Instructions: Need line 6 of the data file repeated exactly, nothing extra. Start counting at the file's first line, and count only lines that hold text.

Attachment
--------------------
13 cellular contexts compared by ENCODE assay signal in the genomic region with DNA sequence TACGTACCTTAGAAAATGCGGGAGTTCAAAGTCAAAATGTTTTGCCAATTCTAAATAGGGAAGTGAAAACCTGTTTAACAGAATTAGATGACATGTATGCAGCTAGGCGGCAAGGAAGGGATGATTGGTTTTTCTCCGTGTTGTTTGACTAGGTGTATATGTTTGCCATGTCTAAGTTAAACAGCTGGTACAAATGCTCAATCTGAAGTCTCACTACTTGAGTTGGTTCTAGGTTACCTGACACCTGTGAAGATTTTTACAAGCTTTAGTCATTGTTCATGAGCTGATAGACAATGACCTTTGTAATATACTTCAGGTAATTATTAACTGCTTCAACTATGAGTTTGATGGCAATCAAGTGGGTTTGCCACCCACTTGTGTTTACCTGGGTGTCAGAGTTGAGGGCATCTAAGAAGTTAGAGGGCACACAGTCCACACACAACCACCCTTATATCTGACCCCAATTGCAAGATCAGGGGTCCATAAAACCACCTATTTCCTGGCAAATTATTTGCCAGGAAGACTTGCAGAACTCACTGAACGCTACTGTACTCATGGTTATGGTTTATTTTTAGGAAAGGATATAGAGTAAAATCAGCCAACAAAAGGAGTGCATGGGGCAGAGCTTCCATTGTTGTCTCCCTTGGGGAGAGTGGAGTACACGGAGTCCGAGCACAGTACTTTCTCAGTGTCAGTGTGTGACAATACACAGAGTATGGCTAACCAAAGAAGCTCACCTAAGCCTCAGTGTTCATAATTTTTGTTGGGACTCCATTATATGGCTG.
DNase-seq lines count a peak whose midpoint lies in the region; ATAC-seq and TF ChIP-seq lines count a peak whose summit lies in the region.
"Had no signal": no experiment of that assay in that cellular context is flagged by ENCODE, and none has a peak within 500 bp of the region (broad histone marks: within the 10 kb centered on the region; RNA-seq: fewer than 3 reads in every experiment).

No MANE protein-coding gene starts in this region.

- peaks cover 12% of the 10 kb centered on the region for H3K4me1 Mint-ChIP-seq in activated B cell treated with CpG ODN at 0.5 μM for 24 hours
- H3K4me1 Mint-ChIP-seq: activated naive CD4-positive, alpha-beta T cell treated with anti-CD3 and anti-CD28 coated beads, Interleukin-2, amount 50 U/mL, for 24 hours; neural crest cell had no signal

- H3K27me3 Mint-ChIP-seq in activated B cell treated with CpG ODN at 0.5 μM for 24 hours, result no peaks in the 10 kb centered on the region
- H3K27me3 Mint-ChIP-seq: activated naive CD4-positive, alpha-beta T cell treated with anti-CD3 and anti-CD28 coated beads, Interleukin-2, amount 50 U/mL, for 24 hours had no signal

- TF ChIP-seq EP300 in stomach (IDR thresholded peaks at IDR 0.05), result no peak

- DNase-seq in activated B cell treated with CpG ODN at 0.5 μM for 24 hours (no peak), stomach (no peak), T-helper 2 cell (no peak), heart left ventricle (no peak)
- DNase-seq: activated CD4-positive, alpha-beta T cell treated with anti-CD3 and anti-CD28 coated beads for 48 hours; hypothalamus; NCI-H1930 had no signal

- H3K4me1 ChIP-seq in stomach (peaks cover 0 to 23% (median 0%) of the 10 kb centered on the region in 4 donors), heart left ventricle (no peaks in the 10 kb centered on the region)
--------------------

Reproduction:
- H3K4me1 Mint-ChIP-seq: activated naive CD4-positive, alpha-beta T cell treated with anti-CD3 and anti-CD28 coated beads, Interleukin-2, amount 50 U/mL, for 24 hours; neural crest cell had no signal